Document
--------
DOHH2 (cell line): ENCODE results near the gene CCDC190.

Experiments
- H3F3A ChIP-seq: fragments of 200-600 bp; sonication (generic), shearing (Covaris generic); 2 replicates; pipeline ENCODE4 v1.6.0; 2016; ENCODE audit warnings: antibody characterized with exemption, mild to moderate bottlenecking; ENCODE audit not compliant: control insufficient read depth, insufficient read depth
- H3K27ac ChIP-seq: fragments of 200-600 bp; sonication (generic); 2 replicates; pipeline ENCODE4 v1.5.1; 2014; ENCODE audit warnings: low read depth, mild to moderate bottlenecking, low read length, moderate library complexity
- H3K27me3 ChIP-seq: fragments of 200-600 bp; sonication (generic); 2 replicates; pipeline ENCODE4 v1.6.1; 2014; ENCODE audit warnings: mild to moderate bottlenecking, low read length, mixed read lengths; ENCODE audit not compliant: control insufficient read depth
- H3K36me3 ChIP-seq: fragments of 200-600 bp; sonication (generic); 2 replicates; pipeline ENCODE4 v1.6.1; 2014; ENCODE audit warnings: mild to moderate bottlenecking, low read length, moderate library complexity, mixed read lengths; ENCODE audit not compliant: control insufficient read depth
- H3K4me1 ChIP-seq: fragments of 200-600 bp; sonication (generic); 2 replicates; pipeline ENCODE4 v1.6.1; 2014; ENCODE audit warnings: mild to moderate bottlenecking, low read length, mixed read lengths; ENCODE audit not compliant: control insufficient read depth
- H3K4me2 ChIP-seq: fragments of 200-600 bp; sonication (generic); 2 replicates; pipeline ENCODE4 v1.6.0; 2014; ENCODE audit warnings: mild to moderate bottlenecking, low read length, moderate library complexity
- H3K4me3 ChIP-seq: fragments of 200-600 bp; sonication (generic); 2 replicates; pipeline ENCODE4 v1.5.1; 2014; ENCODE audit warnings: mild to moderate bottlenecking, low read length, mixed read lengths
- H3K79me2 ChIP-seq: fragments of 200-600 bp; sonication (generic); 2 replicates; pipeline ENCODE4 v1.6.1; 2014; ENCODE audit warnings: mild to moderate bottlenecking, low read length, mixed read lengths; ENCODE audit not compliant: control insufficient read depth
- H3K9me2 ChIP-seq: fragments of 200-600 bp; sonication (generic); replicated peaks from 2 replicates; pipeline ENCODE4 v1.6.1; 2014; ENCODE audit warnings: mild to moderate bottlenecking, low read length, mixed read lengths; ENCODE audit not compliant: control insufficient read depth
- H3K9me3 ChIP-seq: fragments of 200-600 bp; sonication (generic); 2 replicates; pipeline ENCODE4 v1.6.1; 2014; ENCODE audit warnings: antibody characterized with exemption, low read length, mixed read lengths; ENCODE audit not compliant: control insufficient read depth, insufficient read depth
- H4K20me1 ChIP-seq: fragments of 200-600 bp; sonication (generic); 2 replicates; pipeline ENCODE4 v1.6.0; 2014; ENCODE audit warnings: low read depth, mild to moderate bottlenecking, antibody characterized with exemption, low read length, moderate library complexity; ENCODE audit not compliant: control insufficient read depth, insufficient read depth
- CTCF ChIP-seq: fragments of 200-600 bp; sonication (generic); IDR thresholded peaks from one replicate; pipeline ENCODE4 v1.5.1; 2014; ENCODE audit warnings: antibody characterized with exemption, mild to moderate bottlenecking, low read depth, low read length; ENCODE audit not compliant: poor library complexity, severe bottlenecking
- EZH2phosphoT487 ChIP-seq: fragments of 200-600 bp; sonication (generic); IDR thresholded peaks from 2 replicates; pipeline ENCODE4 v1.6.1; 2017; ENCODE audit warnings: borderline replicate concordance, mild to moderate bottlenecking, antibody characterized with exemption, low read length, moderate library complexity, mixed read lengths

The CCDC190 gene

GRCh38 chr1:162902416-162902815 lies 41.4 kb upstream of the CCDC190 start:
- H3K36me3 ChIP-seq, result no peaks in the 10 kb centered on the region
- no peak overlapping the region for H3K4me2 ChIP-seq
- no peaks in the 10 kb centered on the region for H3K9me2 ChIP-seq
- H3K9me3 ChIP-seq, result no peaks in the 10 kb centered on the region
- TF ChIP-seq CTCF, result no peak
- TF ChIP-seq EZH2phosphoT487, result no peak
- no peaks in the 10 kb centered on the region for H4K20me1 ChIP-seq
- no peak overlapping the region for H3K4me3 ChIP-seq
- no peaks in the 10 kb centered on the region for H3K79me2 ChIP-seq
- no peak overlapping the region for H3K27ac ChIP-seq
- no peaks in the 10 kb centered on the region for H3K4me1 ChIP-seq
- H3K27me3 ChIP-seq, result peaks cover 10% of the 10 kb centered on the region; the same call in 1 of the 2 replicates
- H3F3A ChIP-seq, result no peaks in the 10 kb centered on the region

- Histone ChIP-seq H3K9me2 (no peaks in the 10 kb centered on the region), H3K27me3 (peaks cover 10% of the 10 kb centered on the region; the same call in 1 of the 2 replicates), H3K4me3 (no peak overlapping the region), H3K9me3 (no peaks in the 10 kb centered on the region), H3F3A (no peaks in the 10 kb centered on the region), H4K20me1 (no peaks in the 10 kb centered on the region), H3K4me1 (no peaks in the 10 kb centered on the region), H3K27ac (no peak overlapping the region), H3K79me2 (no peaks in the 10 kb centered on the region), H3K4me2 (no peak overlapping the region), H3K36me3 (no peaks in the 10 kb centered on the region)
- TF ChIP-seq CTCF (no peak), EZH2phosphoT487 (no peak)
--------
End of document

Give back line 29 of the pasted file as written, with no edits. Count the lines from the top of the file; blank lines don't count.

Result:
- H3K27me3 ChIP-seq, result peaks cover 10% of the 10 kb centered on the region; the same call in 1 of the 2 replicates